Derek Jeter’s 3,000 hits: the opponents

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As we saw yesterday, most of the pitchers Derek Jeter has the most hits against have been Red Sox.  However, his career numbers against Boston aren’t so illustrious.  Here is how he’s fared against his American League opponents:

Indians: 171-for-503 – .340
Angels: 194-for-584 – .332
Tigers: 173-for-525 – .330
Rangers: 179-for-558 – .321
Twins: 148-for-462 – .320
Blue Jays: 285-for-904 – .315
Royals: 155-for-493 – .314
Rays: 270-for-870 – .310
Athletics: 169-for-558 – .303
Orioles: 303-for-1004 – .302
White Sox: 142-for-550 – .289
Red Sox: 286-for-993 – .288
Mariners: 171-for-598 – .286

He has his worst OPS against Boston, a .753 mark. He’s at .771 against the White Sox and .774 against the Mariners.

His best OPS is against the Rangers, even though it’s just his fourth highest average. He’s hit 24 homers against Texas, which is his high mark against any team even though he has nearly 500 fewer plate appearances against them than against the Orioles or Red Sox. After Texas at .909, his second highest OPS is against the Angels, .887.

Against NL opponents, Jeter has come it at .333/.406/.490, a line well north of his career mark of .312/.383/.449. Of course, he’s faced the Mets far more than any other NL team, and he’s hit an outstanding .381/.435/.575 in 320 at-bats against them.

Jeter has also excelled against the Pirates (.417 in 36 AB) and Rockies (.412 in 34 AB). He’s struggled against the Astros (.216 in 37 AB) and Cubs (.217 in 23 AB).

Mike Trout has been really good at baseball lately

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“Water wet,” “Sky blue,” “Dog bites man” and “Mike Trout good” are not exactly newsworthy sentiments, but once in a while you have to state the obvious just so you can look back later and make sure you were, in the moment, aware of the obvious.

And to be fair, “Mike Trout good” is underselling the Angels outfielder lately. He’s on the greatest tear of his great career lately, and dang it, that’s worthy of a few words on this blog.

Last night Trout went a mere 1-for-1, but that’s because the Diamondbacks were smart enough not to pitch to him too much, walking him twice. There was no one on base the first time he came up and he got a free pass. There was a guy on first but two outs the second time, so he was once again not given much to hit and took his base again. Arizona was not so lucky the third time. The bases were loaded and there was nowhere to put Trout. He smacked the first pitch he saw for a two-run single. They probably shoulda just walked him anyway, limiting the damage to one. The last time up he reached on catcher’s interference. Maybe Arizona figured that literally grabbing the bat from him with a catcher’s mitt was the best bet?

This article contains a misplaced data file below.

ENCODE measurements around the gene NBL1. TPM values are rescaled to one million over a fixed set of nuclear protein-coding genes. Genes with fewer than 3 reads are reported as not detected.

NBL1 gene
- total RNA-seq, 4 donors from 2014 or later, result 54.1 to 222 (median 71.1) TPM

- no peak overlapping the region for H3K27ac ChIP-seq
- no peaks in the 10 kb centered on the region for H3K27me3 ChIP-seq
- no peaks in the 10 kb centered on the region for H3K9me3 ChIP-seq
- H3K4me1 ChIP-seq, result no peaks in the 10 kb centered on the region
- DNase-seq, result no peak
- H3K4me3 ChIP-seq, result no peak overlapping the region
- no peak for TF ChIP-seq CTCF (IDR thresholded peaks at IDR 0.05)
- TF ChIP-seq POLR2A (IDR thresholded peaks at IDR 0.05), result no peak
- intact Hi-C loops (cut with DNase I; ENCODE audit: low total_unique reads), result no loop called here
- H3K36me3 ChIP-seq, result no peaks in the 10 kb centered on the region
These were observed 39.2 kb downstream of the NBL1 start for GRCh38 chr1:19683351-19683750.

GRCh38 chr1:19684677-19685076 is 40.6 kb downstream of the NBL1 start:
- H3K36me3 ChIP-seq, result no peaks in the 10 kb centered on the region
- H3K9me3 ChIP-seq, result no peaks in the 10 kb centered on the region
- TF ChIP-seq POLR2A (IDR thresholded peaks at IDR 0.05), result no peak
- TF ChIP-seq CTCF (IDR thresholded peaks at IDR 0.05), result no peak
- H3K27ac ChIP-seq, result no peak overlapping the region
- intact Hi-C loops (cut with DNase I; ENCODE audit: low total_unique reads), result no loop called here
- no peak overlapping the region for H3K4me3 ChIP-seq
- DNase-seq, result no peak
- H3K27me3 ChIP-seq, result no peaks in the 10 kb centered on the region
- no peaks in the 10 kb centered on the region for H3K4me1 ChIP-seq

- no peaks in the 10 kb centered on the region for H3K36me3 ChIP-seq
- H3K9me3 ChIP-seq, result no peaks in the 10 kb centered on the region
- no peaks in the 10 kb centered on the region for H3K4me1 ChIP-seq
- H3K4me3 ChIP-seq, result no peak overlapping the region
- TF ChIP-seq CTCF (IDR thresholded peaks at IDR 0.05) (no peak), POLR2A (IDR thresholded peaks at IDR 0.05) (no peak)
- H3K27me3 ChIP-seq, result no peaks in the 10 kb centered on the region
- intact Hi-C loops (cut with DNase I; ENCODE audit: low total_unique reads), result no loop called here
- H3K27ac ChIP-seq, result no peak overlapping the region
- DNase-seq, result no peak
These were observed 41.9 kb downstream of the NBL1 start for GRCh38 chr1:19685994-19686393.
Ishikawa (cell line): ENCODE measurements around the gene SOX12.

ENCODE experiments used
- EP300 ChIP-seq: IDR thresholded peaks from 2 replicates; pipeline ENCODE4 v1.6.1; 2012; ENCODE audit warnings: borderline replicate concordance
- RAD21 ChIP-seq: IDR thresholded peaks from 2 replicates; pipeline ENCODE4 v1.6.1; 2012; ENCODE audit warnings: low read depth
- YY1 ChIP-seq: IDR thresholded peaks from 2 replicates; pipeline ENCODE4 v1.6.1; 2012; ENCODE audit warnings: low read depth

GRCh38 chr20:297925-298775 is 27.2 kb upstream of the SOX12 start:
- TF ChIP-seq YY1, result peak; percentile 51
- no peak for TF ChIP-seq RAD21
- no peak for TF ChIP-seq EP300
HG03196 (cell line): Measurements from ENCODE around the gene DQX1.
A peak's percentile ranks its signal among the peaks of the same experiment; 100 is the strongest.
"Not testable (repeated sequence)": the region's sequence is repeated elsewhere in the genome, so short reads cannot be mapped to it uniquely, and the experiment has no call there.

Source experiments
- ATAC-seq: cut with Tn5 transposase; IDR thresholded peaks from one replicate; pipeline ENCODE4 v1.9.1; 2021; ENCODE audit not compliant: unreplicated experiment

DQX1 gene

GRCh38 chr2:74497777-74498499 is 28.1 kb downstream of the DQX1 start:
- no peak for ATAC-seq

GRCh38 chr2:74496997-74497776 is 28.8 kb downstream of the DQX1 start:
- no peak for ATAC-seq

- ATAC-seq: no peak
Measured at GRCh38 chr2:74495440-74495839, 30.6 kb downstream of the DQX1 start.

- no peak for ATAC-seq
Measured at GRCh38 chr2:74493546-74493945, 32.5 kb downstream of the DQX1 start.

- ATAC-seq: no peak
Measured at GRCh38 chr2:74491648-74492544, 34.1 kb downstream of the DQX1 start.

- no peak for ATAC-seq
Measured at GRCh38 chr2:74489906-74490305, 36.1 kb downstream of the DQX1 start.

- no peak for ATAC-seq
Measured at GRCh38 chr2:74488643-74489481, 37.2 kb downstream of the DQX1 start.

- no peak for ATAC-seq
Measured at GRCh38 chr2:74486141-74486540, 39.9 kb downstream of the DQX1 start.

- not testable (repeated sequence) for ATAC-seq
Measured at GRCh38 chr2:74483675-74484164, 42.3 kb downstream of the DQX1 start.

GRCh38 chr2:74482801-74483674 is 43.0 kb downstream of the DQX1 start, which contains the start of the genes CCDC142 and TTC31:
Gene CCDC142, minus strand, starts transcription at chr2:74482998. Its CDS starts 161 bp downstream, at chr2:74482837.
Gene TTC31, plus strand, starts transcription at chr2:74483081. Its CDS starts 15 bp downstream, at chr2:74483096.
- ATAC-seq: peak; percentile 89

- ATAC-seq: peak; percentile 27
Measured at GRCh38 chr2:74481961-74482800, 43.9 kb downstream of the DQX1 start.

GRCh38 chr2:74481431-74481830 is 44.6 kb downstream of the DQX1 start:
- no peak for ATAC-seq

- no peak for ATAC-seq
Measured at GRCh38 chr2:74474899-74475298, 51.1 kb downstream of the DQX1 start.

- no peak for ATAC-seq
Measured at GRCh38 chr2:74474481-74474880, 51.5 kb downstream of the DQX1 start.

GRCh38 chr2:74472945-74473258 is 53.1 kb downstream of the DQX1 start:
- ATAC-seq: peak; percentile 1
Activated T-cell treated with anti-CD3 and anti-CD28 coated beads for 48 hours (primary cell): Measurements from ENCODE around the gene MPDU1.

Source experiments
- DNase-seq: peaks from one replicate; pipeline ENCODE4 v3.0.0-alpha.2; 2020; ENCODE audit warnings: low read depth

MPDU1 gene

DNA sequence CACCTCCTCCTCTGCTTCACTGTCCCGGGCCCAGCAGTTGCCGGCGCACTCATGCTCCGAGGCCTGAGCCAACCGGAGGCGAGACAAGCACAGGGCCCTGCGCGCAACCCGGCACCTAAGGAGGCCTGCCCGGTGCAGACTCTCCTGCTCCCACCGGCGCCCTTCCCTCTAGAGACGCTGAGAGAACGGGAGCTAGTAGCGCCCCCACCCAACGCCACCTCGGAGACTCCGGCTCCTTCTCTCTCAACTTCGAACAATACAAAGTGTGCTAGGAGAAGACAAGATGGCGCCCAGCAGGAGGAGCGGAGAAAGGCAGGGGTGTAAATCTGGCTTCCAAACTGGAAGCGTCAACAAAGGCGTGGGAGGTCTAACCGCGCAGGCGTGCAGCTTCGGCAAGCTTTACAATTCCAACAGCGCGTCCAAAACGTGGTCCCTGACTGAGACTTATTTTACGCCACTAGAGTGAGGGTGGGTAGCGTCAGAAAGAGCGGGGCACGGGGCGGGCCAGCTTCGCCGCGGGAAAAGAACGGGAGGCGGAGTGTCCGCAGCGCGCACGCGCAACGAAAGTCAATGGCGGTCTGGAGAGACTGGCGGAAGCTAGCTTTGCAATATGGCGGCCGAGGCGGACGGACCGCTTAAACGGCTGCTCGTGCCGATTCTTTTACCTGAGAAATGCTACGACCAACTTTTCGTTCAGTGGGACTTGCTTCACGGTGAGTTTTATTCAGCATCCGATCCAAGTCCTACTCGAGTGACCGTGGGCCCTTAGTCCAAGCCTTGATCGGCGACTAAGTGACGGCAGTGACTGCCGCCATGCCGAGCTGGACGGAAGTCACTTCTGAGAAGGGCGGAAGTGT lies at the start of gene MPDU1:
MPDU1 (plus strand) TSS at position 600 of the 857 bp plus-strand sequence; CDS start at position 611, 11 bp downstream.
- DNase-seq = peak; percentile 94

If so you can’t blame them, really. Not with the month he’s had. In June, Trout is hitting .448/.554/.776 with five homers. He currently leads the league in the following categories: home runs (23), runs (60), walks (64), on-base percentage (.469), OPS (1.158) OPS+ (219), total bases (179) and intentional walks (9). He currently has a bWAR of 6.5. WAR, in case you did not know, is a cumulative stat. When he won the 2014 MVP Award, he “only” had 7.6 for the entire year.

Sadly, one man does not a team make, so the Angels are only 9-8 in the month of June and have fallen far back of the red-hot Houston Astros and Seattle Mariners in the division race. For this reason I suspect a lot of people are going to do what they’ve long done and overlook Mike Trout’s sheer dominance or, even more ridiculously, claim he is overrated or something (believe me, I’ve seen it even this month).

Feel free to ignore those people and concentrate instead on the greatest baseball player in the game today, who has somehow managed to up his game in recent weeks.